Legacy to the Next Generation: Presence
By Rick Warren
— August 4, 2009
“Be happy with those who are happy, weep with those who weep” (Romans 12:15 TEV).
Every parent longs to leave a positive legacy in their children, but what does it take? Having dealt with thousands of families over the years, I’ve noticed four common gifts we need to give to the next generation: Our presence, our acceptance, our guidance and our correction. The gift of your presence:
Sometimes just being there is what matter most to your kids.
One day, my daughter came home crushed after not making the color guard in eighth grade. To make matters worse, all of her friends had made it. Sobbing, Amy went and sat on the floor of her walk-in closet.
But one by one, each member of our family entered her room and crawled into the closet just to sit on the floor with her in silence and cry with her. None of us tried to talk her out of her grief. We didn’t minimize her pain. We didn’t change the subject. We didn’t try to get her to look at the bright side of what had happened. We didn’t urge her to try harder next time. We just sat there and hurt with her.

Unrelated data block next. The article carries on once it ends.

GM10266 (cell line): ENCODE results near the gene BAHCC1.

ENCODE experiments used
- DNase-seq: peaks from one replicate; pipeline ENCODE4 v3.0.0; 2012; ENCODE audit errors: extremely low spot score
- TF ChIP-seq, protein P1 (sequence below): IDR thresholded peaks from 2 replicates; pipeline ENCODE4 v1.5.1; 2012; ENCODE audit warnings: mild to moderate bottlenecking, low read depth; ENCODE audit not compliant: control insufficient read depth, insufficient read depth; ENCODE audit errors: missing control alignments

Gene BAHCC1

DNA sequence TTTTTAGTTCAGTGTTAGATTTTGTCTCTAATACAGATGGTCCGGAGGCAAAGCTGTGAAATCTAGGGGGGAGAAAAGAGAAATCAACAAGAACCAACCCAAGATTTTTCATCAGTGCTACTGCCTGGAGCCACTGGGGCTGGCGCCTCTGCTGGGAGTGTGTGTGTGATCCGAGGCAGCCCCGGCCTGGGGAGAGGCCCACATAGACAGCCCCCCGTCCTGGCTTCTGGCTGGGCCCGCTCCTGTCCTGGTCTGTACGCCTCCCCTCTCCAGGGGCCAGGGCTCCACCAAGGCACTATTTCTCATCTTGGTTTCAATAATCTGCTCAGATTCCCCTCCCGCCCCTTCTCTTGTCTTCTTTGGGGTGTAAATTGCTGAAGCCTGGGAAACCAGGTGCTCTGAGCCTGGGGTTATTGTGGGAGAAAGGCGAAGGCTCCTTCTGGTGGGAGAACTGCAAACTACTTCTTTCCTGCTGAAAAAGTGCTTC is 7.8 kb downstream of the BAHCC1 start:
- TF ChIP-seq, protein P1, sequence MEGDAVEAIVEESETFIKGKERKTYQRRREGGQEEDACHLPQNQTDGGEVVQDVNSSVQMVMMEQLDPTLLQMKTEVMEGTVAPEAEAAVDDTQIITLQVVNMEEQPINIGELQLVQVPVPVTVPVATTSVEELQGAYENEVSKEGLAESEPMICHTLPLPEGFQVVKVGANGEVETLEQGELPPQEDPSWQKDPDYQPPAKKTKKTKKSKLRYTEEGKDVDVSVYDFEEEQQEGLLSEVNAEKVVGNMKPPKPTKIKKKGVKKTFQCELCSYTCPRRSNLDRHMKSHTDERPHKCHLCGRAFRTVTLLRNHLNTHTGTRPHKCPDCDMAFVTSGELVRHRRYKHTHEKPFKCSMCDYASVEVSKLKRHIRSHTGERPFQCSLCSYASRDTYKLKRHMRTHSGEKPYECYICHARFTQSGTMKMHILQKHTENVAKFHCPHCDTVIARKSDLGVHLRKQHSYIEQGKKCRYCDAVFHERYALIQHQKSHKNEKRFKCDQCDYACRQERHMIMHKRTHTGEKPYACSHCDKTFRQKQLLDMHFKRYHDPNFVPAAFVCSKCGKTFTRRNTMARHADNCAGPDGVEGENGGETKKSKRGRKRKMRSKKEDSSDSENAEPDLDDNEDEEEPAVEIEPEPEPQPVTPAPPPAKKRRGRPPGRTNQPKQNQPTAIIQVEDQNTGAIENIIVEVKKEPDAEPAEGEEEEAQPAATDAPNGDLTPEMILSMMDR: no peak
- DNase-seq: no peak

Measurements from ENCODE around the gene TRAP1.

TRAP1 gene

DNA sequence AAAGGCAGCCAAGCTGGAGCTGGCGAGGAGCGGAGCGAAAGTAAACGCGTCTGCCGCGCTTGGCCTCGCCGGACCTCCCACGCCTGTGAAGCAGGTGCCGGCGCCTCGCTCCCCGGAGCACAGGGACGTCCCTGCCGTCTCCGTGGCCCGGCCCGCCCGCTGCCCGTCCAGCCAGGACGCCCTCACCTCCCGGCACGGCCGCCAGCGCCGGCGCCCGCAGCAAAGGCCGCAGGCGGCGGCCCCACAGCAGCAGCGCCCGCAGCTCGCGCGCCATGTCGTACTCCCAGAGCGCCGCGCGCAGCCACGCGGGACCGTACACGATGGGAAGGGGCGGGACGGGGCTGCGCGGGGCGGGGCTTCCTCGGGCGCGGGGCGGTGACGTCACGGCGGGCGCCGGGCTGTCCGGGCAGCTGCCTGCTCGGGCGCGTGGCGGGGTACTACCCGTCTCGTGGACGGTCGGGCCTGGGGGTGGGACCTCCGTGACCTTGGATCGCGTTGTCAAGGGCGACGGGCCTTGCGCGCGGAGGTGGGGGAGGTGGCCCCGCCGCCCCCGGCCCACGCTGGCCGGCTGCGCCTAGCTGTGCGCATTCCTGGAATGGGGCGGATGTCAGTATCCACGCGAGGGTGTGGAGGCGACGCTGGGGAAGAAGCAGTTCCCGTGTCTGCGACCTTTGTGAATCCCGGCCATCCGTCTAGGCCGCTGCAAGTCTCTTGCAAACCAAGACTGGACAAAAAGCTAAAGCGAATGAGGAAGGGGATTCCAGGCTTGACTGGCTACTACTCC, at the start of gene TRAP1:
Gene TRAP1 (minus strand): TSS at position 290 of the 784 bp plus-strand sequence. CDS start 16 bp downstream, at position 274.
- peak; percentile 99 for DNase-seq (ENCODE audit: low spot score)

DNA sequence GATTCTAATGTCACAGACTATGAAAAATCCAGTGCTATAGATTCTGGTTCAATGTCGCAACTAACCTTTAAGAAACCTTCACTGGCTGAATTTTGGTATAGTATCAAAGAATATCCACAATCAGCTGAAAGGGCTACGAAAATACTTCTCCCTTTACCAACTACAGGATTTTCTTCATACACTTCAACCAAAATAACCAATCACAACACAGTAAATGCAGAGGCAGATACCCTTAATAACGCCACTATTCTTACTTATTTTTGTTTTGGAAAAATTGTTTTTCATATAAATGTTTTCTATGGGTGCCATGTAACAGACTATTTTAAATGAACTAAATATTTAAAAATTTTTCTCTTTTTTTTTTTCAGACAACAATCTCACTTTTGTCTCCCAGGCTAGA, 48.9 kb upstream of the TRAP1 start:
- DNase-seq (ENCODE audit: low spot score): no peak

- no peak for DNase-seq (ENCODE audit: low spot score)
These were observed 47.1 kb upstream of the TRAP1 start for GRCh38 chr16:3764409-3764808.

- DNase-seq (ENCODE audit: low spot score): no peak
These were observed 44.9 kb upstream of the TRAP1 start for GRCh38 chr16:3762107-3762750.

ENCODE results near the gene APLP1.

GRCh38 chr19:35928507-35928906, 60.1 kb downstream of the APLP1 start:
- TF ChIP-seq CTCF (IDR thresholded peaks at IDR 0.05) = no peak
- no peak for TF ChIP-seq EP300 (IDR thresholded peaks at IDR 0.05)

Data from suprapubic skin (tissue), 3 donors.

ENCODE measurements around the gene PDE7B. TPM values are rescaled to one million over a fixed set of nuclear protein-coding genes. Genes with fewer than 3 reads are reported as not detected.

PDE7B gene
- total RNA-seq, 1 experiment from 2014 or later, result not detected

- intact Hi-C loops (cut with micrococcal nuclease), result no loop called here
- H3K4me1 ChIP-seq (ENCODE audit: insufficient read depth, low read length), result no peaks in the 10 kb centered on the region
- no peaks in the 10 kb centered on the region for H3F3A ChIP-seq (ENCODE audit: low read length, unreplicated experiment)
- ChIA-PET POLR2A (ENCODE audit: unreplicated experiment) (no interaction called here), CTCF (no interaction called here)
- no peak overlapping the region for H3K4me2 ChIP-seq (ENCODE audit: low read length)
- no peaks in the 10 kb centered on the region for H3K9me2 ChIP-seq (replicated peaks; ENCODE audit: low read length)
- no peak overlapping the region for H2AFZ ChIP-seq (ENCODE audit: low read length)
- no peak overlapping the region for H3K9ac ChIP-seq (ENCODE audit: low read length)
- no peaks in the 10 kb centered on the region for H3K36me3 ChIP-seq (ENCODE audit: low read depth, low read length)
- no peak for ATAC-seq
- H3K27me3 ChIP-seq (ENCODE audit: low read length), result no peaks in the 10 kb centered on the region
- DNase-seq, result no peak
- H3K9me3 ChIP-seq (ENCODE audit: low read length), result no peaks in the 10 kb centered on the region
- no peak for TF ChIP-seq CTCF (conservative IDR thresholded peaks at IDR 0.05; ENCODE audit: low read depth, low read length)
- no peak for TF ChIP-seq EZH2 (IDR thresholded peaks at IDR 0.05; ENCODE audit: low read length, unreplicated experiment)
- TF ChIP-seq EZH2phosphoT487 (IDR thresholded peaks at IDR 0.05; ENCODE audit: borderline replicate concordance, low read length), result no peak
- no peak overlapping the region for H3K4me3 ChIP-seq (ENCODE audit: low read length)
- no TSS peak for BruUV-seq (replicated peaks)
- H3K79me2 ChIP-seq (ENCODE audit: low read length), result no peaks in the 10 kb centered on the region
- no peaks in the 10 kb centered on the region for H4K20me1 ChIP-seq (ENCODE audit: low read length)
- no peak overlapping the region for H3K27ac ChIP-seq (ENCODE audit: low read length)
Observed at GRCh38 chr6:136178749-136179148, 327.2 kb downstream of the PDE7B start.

Jesus said we should, “Be happy with those who are happy, weep with those who weep” (Romans 12:15 TEV). That is the essence of empathy; it is the gift of presence.
In the Bible, when disaster and tragedy completely wiped out Job’s family, three of his friends came and just sat in silence with him for three days. As long as they kept their mouths shut, it was comforting to Job. But as soon as they started conjecturing the possible reasons for Job’s pain and offering advice, they got into trouble.
The Bible says, “Everyone must be quick to listen, but slow to speak and slow to become angry” (James 1:19 TEV).
Just as brick homes are built one brick at a time, the lives of our children are built with the bricks of presence, acceptance, guidance, and correction. Every time you give a child one of these gifts, you are building his or her life. Tomorrow, we’ll look at the gift of acceptance.